Following consultations earlier this year, the Department of Education (DfE) has published an updated version of Keeping children safe in education (KCSIE) which contains several important additions.

KCSIE 2022 does not come into force until 1 September 2022 and so, until then, it is for information only. In the meantime, schools and colleges should continue to use KCSIE 2021.

Some of the key changes are as follows.

  1. It is emphasised that governing bodies must have policies and processes to deal with 'low-level concerns' (i.e. concerns that do not meet the harm threshold). Examples of these types of concerns include having favourites and humiliating pupils.
  1.  All governors and trustees should be provided with safeguarding and child protection training at their induction. The training should be updated regularly and be sufficient to ensure that governors and trustees are able to assure themselves that their school’s safeguarding and child protection policies are effective.

  2. In relation to potential new staff, it is recommended that schools consider carrying out an online search as part of their due diligence on shortlisted candidates. The purpose of this recommendation is to help identify any incidents or issues that the school or college may wish to explore at interview - schools should take care that such searches only relate to the candidate’s suitability for working with children.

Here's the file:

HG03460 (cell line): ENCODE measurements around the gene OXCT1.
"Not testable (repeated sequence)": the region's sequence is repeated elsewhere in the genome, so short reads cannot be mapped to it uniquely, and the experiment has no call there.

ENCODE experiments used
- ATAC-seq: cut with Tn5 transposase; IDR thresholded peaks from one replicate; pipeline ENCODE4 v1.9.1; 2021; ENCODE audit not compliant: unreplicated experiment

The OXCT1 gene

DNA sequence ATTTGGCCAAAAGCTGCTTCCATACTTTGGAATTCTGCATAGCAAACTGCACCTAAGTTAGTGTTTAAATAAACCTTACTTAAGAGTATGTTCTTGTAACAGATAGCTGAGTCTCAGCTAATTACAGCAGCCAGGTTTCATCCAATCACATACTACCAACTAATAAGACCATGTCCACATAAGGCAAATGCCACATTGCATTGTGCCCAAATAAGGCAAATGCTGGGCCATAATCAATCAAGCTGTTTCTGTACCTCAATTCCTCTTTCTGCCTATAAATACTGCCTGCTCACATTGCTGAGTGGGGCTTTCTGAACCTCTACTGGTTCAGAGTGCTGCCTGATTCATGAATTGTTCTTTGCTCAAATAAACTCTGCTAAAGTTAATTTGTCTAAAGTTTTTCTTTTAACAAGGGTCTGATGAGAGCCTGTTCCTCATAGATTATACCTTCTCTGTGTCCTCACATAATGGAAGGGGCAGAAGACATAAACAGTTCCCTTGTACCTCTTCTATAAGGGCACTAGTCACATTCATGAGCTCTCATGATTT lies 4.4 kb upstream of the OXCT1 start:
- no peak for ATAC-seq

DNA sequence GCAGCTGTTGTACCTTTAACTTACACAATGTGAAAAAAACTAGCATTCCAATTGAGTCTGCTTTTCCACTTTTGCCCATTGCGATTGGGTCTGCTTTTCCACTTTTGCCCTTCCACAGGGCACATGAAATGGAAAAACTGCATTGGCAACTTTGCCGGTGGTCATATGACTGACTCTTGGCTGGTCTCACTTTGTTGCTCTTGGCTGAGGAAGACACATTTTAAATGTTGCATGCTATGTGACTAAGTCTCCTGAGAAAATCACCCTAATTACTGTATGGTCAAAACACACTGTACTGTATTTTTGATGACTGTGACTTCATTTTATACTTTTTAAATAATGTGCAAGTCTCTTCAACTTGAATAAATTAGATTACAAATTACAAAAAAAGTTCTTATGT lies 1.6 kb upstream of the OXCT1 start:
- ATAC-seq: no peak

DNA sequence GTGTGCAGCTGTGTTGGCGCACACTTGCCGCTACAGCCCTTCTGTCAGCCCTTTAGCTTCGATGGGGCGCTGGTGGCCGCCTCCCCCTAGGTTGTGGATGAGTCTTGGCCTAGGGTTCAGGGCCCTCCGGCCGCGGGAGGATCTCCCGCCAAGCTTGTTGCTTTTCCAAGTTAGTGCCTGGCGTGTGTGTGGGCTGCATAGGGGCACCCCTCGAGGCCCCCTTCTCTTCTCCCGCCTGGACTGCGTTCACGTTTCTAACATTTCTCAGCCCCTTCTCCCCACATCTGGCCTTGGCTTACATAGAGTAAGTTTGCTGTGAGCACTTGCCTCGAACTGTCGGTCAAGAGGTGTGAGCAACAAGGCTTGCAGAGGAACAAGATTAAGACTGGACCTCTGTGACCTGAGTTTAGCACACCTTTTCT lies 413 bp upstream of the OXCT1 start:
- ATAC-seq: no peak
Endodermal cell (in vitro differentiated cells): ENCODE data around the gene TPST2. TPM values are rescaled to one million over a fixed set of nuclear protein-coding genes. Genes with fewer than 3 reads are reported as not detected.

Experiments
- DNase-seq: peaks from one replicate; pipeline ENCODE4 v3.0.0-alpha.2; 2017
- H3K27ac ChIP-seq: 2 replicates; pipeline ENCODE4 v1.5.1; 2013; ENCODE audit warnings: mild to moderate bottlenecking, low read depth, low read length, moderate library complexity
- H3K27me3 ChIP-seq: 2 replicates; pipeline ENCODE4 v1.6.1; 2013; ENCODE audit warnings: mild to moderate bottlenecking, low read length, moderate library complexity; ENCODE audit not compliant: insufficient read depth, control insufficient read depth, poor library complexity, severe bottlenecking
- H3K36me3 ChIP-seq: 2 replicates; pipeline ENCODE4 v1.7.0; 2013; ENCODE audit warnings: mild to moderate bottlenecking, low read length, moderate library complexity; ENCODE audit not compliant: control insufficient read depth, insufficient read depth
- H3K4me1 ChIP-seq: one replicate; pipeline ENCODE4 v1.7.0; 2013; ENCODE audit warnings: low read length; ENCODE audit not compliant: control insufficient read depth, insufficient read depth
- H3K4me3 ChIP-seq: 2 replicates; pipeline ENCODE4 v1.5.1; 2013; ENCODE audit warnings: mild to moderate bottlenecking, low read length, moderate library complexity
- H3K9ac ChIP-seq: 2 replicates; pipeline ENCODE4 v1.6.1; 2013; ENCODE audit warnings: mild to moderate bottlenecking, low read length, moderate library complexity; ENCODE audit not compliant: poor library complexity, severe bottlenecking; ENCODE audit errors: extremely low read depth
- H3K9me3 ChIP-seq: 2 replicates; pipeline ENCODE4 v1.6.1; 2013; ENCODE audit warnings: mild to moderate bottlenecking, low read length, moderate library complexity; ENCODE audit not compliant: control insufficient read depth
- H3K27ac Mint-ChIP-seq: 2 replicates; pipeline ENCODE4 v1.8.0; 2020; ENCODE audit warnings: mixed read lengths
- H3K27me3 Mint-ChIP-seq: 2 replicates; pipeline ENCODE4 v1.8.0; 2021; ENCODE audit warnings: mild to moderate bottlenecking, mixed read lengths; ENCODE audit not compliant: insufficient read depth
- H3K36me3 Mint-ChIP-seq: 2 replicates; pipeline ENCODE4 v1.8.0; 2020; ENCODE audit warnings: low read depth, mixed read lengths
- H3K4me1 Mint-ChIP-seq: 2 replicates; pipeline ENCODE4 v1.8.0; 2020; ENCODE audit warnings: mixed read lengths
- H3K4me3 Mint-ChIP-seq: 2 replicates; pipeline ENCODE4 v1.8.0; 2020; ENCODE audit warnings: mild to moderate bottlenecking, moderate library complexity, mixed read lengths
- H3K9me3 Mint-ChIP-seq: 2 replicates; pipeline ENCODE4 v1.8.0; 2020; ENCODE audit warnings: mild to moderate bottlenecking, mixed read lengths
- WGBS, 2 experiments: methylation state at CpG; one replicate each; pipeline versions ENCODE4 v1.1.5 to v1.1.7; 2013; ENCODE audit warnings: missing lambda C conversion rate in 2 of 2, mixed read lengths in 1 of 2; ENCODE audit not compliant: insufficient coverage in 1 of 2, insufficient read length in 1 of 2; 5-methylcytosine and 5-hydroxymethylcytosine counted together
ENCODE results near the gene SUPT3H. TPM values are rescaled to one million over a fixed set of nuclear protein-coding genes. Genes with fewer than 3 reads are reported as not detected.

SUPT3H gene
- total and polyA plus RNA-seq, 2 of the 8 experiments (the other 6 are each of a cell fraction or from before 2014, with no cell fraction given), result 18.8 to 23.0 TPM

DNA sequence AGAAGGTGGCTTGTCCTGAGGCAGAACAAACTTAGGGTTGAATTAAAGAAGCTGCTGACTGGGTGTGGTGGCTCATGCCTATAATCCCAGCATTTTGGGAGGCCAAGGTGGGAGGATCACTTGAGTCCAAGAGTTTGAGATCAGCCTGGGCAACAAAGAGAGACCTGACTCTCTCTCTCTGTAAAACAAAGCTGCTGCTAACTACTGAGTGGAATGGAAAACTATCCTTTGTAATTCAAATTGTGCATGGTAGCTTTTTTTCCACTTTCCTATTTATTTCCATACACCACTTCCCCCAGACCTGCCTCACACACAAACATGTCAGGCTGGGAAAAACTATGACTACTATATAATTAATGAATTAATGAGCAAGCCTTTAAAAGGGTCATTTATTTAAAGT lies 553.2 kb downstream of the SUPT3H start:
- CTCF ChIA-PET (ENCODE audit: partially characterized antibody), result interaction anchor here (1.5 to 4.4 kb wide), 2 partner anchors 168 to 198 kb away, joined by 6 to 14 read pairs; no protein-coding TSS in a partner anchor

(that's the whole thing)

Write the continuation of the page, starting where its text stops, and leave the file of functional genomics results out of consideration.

3. The terminology used in KCSIE 2022 has been changed from 'peer-on-peer' to 'child-on-child' to clarify the extent of the issues that schools must tackle.

  4. There is a specific reminder to governing bodies and proprietors that they must be aware of their obligations under the Human Rights Act 1998, the Equality Act 2010 and their local multi-agency safeguarding arrangements. These obligations are outlined in sections 83 – 93 of KCSIE 2022.

It is important that schools and colleges are aware of the updates to KCSIE, in addition to their general safeguarding obligations. 

Schools and colleges may wish to consider whether any amendments are required to policies and procedures, especially in relation to low-level concerns, at regular reviews. Training needs may also need to be reassessed and additional training implemented both for staff and governing boards where needed.  

Please contact me, or another member of the regulatory team at Anthony Collins Solicitors, for more information or advice.